Schoolhouse chic: Montague Center project pays homage to its roots

  • The former Montague Center School has been renovated into 22 “green” apartments by Mark and Barbara Zaccheo, seen here in one of their tenant’s apartments. October 19, 2017. Recorder Staff/Paul Franz

  • The former Montague Center School has been renovated into 22 “green” apartments by Mark and Barbara Zaccheo, seen here in one of their tenant’s apartments. October 19, 2017. Recorder Staff/Paul Franz

  • Mark Zaccheo with high-efficiency propane modulating gas condensing boiler used as backup for solar hot water and common area heating in the former Montague Center School apartment building. Richie Davis photo

  • Mark Zaccheo with high-efficiency propane modulating gas condensing boiler used as backup for solar hot water and common area heating in the former Montague Center School apartment building. Richie Davis photo

Recorder Staff
Monday, January 22, 2018

MONTAGUE CENTER — It’s back to school as tenants hunker down in their zero-net-energy home.

Walking up the new granite steps and into the building that houses the 22 new apartments at 15 School St. is a throwback to when this was a centerpiece of this little village. The signs are still there — literally — in the case of an original 1949 plaque displayed in the vestibule, honoring Arthur E. Burke, superintendent of schools, along with Harry DeWolf and other original building committee members.

But along with the homage to the old in this schoolhouse that closed a decade ago, there’s plenty of new technology in the conversion by Olive Street Development LLC. Completed last fall, the renovation includes 300 solar thermal tubes on the roof and a 100-kilowatt photovoltaic system on the carports and mini split heat pumps that provide heating and air conditioning to apartments that occupy former classrooms as well as auditorium and lunchroom.

“I saw the value of this awesome school,” says developer Mark Zaccheo, looking back on a project that was marked by delays, conflicts with the town, and a court challenge by neighbors.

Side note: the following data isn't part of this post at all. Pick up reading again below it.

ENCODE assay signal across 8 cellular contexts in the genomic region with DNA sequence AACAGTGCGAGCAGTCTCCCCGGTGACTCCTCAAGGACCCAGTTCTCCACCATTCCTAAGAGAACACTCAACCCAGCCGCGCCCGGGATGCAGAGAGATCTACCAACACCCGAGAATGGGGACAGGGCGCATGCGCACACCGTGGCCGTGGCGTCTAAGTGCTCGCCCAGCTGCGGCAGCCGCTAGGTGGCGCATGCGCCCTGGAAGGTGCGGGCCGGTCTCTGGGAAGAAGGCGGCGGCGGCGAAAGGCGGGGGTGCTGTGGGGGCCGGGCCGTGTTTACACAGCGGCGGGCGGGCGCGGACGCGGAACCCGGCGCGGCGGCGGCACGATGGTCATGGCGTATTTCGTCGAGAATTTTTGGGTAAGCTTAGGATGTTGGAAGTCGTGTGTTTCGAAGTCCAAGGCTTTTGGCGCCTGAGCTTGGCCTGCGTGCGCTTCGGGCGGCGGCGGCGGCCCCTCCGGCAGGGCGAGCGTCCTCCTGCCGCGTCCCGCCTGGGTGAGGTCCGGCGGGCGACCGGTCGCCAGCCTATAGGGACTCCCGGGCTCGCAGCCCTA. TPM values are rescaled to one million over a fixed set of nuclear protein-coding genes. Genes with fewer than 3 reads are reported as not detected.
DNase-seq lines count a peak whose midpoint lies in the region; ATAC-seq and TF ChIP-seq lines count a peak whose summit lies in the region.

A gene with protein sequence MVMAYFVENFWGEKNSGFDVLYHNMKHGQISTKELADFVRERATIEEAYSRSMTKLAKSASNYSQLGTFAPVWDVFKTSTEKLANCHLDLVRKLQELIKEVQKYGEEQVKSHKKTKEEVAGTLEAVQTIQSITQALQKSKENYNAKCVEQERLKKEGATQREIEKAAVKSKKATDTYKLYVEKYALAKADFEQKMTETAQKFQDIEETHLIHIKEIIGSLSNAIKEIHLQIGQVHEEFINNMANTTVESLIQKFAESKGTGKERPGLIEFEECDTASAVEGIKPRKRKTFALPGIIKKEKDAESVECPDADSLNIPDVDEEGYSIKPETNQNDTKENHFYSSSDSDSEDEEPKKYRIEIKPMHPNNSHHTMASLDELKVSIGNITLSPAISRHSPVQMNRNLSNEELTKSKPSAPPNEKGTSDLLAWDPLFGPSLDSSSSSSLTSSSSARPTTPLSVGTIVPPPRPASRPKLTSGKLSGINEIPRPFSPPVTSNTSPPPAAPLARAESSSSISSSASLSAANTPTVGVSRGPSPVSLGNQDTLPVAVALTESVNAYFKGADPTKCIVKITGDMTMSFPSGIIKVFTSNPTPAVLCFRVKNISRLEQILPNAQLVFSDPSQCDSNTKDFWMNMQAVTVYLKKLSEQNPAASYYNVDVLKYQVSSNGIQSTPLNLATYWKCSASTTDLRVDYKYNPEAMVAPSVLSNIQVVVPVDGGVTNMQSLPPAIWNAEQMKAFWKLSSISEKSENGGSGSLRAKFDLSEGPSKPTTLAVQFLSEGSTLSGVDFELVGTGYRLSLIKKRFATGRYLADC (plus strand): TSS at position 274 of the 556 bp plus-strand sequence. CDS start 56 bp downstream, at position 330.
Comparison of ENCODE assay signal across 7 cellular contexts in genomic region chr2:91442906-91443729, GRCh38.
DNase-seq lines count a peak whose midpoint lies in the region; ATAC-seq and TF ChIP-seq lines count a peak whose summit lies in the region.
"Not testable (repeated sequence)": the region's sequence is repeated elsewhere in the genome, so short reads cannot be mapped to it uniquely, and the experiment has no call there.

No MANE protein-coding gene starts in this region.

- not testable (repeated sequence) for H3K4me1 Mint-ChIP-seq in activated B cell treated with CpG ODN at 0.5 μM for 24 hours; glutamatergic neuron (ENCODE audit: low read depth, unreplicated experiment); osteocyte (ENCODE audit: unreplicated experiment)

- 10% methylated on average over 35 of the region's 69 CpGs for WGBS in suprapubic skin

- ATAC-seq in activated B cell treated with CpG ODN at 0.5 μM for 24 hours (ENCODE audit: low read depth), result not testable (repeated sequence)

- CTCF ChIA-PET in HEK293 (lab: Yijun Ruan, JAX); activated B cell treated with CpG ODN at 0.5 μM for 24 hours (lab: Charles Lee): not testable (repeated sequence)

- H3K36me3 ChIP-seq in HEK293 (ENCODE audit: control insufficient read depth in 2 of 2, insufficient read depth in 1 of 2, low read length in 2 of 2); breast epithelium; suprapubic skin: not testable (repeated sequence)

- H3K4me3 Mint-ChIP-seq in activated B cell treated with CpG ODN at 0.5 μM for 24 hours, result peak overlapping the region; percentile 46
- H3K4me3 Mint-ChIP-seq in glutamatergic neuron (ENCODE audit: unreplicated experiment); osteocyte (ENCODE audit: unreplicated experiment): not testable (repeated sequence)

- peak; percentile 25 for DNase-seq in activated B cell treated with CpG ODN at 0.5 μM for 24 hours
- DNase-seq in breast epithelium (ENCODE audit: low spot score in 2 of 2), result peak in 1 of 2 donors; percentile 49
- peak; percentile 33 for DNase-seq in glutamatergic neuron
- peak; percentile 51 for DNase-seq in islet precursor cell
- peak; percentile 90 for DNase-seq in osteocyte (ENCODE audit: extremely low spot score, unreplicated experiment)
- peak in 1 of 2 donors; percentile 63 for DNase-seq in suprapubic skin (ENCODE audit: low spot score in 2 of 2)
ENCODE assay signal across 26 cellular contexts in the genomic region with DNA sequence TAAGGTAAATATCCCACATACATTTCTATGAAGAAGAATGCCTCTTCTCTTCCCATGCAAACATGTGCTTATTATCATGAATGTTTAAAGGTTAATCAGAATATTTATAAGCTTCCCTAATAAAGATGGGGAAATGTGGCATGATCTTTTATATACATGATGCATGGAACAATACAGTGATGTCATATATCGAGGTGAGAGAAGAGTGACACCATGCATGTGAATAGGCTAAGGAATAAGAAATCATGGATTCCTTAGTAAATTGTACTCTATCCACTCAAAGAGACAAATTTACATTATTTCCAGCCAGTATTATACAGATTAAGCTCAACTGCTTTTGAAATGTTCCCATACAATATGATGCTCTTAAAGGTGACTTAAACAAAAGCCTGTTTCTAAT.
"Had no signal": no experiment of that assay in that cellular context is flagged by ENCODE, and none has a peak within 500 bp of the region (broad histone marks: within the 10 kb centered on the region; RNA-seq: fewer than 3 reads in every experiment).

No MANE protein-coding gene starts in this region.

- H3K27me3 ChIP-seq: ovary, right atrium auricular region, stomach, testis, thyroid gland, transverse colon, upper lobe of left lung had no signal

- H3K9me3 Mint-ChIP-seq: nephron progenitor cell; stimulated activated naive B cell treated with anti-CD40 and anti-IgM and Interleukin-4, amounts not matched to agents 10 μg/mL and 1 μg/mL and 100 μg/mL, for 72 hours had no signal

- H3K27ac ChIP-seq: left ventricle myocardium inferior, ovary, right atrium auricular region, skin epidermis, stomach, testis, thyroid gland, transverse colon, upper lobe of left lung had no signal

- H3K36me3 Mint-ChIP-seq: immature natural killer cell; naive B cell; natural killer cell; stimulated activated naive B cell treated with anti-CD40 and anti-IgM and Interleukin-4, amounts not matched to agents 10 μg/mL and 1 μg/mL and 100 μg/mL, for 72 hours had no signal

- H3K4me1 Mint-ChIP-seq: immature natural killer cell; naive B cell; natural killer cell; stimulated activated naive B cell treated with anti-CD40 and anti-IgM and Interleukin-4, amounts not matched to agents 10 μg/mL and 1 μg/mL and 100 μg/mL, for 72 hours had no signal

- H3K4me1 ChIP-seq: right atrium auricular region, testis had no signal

Ultimately, though, “We were able to turn an old building into a net-zero building. That would have been extremely difficult to do 10 years ago. But new technologies like LED lighting and really efficient air-source heat pumps has made all the difference. These small heat pumps will heat an entire apartment even on these negative-10-degree days with no issues, which is pretty awesome.”

“Awesome” may not have been a description used by the tenants of this 28,000-square-foot building, the last of whom rented in December. But it comes close.

Gabriel Bump, who moved in mid-August from an apartment in Florence with his wife, Halie, said “It’s nice to wake up in morning, get your tea or coffee and sit in the living room looking out on the meadow. It’s amazing and gorgeous,” but it’s also great that the high-efficiency mini-split keeps their two-story, two-bedroom apartment warmer than their older apartment.

“They do a good job keeping everything toasty,” said Bump, whose apartment on the building’s north end is one of two that incorporates the school auditorium stage, rising a few feet from the kitchen to the living room.

“Within a couple of days of moving in, I told my wife, ‘I don’t ever feel like moving,’” he said. “The property is gorgeous. … And it’s a three-minute walk from the Book Mill.”

Emily Streeter, who moved from Belchertown to a one-bedroom corner apartment on the building’s south end — the same space that served as the kindergarten room for both of her older sisters when they lived in Turners Falls — says she used to play across the street in the playground while visiting her aunt, who still lives nearby.

“It’s kind of cool,” said Streeter,” adding that her apartment has “gorgeous windows” that look out on the meadow behind the school and “beautiful light … Even when the blinds are closed, there’s still a lot of natural light coming in.”

In planning to convert what had operated most recently as a townwide school for kindergarten through Grade 3, Mark and Barbara Zaccheo were following up on two successful renovations in Greenfield, where they relocated in 2002 from the Washington, D.C., area: the former Mix n’ Match building at Olive and Hope streets and the former 12,000-square-foot Allen Street School into a dozen green-energy apartments.